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Theatre and Film University conflict rolls on

September 9th, 2020

Reacting to a several thousand strong demonstration organised  by students of the university on Sunday, and to their already week-long occupation of their school, opposition-leaning commentators see their protest as harbinger of a new era, while pro-government authors believe they are manipulated by left-liberal intellectuals trying to protect their leading positions in Hungarian cultural life.

On 444, László Szily welcomes Sunday’s human chain formed by university students and their supporters. The participants passed a ‘charter’, the message written by the former leading staff of the university from the building they occupied last week to the Parliament building. The liberal author rejoices at the sight of such a cheerful crowd, dominated ‘at last’ by ordinary citizens, rather than political parties. Whether they will achieve anything or not, Szily writes, they have shown ‘the existence of another Hungary which just might eventually change everything.’

On hvg.hu, György Bodansky believes the unexpectedly stiff resistance put up by the students and the surprisingly broad protest in the international world of theatre and cinema have put the government in an awkward position. The damage, he writes, is too big to be controlled. Bodansky suspects that the government must ponder whether to sacrifice theatre director Attila Vidnyánszky, the man appointed to chair the foundation in control of the university as a result of the recent reform. If they do not, he suggests, the scandal might harm PM Orbán himself.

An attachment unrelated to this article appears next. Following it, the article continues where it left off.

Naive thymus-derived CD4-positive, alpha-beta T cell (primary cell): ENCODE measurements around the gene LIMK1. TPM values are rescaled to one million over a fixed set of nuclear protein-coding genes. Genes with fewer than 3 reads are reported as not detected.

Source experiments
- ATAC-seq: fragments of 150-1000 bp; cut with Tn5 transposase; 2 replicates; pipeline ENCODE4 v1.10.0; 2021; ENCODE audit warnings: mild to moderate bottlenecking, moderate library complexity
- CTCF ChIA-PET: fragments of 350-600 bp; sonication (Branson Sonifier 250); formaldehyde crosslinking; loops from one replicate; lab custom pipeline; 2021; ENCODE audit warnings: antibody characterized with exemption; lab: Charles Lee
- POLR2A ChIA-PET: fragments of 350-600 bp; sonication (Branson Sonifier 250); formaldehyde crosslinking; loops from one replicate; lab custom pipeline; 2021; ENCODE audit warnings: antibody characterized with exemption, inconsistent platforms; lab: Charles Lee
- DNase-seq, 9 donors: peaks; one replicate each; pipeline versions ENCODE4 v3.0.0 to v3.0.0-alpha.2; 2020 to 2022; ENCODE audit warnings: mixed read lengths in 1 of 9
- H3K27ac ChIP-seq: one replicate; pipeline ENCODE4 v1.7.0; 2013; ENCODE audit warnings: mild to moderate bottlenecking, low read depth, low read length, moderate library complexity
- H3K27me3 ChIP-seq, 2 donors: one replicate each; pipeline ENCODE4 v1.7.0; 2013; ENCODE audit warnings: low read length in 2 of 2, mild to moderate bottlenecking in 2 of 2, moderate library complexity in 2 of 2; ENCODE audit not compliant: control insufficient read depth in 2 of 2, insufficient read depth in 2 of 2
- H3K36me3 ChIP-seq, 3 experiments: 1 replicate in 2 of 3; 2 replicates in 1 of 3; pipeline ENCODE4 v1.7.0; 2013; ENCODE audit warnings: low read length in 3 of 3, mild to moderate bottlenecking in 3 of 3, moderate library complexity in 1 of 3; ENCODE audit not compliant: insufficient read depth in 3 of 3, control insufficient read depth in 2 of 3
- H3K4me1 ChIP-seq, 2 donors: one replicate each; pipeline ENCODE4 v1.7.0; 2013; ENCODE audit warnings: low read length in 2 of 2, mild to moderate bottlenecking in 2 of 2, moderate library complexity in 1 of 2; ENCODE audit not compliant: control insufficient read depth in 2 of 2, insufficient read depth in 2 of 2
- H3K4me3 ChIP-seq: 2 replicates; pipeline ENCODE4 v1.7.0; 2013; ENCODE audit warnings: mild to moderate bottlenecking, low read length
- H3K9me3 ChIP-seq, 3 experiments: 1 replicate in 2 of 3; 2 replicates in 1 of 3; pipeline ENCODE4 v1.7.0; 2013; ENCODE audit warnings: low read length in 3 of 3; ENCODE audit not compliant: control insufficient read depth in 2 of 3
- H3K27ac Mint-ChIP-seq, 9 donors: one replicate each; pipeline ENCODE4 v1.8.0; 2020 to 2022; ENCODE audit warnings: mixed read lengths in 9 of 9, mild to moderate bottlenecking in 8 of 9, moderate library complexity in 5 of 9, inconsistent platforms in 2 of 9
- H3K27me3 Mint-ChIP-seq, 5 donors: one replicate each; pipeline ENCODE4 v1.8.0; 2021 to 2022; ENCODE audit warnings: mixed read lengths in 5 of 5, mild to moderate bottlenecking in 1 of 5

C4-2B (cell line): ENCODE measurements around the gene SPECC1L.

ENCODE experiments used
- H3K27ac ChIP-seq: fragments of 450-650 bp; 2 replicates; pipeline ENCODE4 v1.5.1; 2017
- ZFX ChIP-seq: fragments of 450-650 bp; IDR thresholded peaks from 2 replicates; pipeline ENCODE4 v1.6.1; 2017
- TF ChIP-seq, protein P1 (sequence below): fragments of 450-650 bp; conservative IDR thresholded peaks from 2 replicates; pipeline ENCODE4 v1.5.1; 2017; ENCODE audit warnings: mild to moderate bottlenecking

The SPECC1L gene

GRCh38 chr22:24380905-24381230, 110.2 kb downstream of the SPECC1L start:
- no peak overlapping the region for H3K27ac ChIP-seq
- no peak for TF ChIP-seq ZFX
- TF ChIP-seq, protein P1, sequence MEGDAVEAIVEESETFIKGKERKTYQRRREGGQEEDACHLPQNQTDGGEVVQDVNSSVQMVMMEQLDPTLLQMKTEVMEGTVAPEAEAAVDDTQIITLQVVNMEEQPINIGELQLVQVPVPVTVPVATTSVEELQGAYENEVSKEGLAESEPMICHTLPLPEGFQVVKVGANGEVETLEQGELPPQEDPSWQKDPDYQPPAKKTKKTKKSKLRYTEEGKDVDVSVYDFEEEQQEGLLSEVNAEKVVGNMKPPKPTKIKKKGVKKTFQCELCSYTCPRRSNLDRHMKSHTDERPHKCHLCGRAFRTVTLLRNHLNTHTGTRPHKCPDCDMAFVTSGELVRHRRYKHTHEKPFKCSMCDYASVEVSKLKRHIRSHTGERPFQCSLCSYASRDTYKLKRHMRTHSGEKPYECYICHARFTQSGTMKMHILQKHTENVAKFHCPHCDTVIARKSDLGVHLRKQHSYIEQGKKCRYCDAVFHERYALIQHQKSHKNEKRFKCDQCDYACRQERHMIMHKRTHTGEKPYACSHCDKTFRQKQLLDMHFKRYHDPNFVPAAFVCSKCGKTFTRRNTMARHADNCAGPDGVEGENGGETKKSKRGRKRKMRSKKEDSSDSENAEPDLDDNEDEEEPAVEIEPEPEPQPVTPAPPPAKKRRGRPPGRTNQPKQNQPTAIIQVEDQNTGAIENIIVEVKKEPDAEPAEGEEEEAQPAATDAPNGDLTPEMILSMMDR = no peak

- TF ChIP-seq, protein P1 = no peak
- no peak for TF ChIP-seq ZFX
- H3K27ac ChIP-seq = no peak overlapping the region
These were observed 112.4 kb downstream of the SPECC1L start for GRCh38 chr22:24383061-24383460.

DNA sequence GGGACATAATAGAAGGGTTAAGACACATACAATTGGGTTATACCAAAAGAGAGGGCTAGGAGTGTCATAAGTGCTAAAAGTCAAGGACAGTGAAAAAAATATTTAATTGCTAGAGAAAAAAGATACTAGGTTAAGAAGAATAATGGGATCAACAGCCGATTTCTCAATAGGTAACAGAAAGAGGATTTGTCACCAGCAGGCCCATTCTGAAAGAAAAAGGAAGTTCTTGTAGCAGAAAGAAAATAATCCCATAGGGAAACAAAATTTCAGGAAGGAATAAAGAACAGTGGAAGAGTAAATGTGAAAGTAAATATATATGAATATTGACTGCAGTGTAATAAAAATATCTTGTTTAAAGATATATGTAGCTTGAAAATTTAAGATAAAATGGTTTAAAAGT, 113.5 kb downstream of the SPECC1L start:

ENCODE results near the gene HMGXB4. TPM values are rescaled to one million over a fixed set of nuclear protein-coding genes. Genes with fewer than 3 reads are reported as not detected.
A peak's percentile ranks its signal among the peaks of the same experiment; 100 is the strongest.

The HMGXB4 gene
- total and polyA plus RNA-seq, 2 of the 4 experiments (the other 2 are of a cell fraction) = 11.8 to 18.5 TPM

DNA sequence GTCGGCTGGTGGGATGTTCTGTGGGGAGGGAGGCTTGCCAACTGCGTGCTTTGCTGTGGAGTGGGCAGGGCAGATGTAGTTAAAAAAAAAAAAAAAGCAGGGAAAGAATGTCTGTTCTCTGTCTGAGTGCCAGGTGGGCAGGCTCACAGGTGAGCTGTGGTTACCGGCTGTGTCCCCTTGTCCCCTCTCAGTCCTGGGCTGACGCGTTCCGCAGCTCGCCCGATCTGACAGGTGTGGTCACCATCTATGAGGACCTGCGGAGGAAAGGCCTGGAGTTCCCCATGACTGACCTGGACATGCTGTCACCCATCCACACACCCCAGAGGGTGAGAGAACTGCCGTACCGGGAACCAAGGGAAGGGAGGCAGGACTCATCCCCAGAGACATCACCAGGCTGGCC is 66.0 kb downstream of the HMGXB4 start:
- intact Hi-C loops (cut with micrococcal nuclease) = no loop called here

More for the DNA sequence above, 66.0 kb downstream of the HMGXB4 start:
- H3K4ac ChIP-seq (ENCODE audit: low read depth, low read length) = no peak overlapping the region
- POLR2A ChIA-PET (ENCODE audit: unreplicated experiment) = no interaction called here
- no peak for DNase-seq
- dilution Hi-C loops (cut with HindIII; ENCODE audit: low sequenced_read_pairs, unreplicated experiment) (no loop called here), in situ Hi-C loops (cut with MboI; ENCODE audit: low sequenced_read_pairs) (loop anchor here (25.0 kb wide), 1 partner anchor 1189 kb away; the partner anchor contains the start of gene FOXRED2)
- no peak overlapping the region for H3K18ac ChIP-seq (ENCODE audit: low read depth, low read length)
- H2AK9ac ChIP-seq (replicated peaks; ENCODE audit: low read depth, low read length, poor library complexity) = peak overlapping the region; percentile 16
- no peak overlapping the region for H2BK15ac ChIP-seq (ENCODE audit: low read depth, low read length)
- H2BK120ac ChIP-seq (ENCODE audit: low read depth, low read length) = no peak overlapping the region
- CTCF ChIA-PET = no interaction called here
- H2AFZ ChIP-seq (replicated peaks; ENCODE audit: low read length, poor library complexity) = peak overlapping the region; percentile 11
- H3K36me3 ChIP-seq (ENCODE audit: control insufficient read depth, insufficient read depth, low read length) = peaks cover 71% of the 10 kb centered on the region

On HIR TV, Fidesz MP László L. Simon said that in a democracy people have a natural right to express their dissatisfaction and take to the streets. He condemned, nevertheless, the outgoing leadership of the Theatre and Film University for postponing the beginning of the school year and thus violating the rights of those students who would like to continue their studies.                               

In his daily sarcastic column in Magyar Hírlap, Dániel Galsai finds it absurd to claim that the problems of higher education should be decided by those who occupy a building. Left-liberals, he writes, would ‘allow the right wing to govern, but only as long as it keeps quiet and gives them the money’.

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